LT: Oh that's easy. The process by which we do all the valuations works on the basis that most of the objects brought in are comparable to similar items. In the case of ceramics for example; ceramics are mass produced essentially identical objects will appear over time with little variants.
AB: So, stuff like this [rubbish] is the extreme of that mass-production?
LT: It's interesting; if you'd been in something like the Turner Prize and this had been made by someone who had a name already as a conceptual artist it would have a value which you could probably gauge. The artist would have an agent which would already be tapping into New York probably.. but what it's worth is what anyone is prepared to pay for it. It's a really good question. I would say it's worth, monetarily, in this present market, erm, it's probably worth somewhere between nothing and nothing plus X.
AB: Haha!
LT: That's all I can say! But when you come back in five years time having won the Turner Prize with one of these it'll have a value. It's a question of finding people who are prepared to pay for it.
AB: So I need someone to externally validate it?
LT: The answer to your question is Tom Sawyer by Mark Twain. Tom Sawyer was painting a fence as punishment and all his chums come up the hillside and they say, “Ha ha ha! You were made to paint the fence!” And Tom says, “You haven't been asked to paint the fence have you?” Tom's making them feel jealous about this painting the fence and in the end they're desperate to paint the fence, which is a punishment basically, and Tom says “What are you going to give me if I let you paint the fence?” And so they end up taking coins out of their pockets and bits of orange peel and all the sorts of things that school boys have in their pockets in Mississippi in 1880. Gradually he's building up this treasure trove of rubbish and they're all objects that they've given up because they want to paint the fence. He's turned the fence painting from a punishment into something desirable and it's transacted with the stuff they have in their pockets. That's the only answer I can give! It's worth a painted fence!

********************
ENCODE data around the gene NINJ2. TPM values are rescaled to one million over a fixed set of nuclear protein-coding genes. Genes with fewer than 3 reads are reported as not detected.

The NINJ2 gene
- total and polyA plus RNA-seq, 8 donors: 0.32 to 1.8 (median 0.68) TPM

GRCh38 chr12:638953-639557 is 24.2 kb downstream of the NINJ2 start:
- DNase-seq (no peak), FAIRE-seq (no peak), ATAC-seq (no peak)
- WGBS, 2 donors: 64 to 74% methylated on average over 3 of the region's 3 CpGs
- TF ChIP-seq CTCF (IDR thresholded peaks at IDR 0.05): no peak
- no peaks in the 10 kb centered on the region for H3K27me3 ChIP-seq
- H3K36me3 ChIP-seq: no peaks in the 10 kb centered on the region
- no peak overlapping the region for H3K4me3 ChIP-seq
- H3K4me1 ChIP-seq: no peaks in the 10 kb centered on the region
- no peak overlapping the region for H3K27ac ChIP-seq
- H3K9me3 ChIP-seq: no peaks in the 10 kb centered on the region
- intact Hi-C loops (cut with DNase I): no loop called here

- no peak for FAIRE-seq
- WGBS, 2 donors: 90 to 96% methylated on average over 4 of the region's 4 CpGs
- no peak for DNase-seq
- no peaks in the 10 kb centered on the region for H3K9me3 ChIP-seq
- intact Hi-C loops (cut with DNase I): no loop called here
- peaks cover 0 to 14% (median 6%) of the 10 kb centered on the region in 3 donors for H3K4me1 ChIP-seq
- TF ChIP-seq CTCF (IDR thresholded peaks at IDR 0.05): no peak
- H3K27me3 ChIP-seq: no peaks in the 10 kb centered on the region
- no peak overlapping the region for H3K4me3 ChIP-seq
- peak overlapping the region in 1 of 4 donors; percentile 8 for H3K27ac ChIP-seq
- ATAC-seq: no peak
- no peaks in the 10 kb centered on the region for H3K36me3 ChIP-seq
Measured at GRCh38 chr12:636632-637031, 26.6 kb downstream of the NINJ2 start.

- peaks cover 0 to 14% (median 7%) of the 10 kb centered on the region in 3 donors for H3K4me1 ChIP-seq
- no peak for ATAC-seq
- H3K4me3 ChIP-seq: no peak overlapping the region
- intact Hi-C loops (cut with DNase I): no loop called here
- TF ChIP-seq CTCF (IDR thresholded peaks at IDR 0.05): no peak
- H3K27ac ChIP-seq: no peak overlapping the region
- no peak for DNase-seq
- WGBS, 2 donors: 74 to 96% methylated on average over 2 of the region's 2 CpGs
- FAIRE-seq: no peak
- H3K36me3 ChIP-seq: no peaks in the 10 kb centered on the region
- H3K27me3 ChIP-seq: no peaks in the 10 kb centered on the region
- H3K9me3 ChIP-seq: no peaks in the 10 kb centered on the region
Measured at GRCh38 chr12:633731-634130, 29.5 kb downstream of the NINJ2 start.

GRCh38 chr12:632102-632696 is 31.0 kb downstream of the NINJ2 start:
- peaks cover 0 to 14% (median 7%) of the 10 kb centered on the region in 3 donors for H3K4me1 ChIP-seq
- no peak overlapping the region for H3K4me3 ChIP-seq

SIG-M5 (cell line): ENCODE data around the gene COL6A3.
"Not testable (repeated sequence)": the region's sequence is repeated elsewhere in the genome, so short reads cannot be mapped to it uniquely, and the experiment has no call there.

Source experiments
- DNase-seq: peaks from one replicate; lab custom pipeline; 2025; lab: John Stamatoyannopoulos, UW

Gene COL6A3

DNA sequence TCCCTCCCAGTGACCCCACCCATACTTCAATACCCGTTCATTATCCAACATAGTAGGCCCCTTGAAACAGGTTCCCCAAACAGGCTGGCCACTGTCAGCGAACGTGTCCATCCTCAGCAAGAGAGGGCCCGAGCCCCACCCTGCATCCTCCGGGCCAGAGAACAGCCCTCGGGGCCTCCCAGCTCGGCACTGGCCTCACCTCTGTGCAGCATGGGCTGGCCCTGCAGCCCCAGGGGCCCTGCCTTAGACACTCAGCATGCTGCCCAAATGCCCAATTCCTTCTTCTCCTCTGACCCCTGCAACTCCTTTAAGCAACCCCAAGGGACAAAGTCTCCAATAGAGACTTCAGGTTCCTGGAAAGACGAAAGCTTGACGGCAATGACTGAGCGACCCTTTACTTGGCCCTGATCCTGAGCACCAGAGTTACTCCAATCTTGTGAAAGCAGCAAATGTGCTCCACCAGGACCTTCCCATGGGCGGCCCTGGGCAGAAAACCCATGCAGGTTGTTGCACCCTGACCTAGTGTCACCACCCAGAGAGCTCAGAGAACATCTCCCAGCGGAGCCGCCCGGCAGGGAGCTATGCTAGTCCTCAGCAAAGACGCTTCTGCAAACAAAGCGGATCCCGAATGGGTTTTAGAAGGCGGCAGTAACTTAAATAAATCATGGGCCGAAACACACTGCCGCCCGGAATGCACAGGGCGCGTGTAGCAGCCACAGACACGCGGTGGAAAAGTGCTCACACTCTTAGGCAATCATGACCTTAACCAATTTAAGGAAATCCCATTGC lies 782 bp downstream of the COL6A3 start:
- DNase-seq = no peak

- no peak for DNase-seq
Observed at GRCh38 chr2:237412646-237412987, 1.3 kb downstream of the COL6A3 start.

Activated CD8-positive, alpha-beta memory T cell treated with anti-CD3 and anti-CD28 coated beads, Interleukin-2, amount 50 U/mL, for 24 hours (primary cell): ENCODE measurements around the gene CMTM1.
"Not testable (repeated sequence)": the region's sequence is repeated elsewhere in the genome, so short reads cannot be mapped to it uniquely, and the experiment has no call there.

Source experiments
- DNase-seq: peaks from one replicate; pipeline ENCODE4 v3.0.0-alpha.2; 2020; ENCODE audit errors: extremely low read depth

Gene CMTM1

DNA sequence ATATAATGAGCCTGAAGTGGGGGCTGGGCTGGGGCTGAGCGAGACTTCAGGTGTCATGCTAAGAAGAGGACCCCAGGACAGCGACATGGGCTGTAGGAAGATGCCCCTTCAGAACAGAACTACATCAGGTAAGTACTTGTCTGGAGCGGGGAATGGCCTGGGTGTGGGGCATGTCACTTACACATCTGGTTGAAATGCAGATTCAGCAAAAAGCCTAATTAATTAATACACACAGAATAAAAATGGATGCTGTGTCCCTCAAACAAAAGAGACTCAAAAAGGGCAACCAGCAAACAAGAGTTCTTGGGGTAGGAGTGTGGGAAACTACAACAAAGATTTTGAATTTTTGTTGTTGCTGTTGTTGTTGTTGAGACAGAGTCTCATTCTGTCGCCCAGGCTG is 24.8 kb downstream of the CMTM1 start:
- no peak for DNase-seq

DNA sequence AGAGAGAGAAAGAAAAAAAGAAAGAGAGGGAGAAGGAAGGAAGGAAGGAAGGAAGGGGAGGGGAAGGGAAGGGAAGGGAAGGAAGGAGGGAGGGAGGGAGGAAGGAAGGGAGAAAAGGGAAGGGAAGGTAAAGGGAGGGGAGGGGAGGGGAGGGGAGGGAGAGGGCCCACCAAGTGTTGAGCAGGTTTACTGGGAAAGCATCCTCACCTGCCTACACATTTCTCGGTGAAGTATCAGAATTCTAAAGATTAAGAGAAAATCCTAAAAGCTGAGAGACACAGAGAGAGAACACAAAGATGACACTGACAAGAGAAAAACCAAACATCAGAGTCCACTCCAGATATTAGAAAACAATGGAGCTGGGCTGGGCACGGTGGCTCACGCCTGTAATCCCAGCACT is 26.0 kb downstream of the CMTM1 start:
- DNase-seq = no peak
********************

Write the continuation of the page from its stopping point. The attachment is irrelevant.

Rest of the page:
AB: Great! Thank you very much.
Photo courtesy The Hepworth, Wakefield

Friday 3 January 2014

AdEx Collection

AdEx0009: Fintan Dawson

Museum of Contemporary Rubbish has teamed up with Advertising Exhibitions on a new rubbish collection.

Alice has written a brief inviting artists to contribute to a special collection by uploading images of their rubbish related to their practices to the AdEx Gallery.


Rubbish is the rejected, redundant, broken, misprinted, off-cut, used up and consumed. We all produce rubbish from biological matter (see Piero Manzoni's Artist's Shit (1961)) and daily waste like coffee cups, train tickets and newspapers, to household items like furniture and electrical goods that are eventually updated, replaced with a newer, shinier model or break beyond repair. Everything has a limited lifespan, including our own bodies which will too become waste scattered as ashes or buried in the ground one day.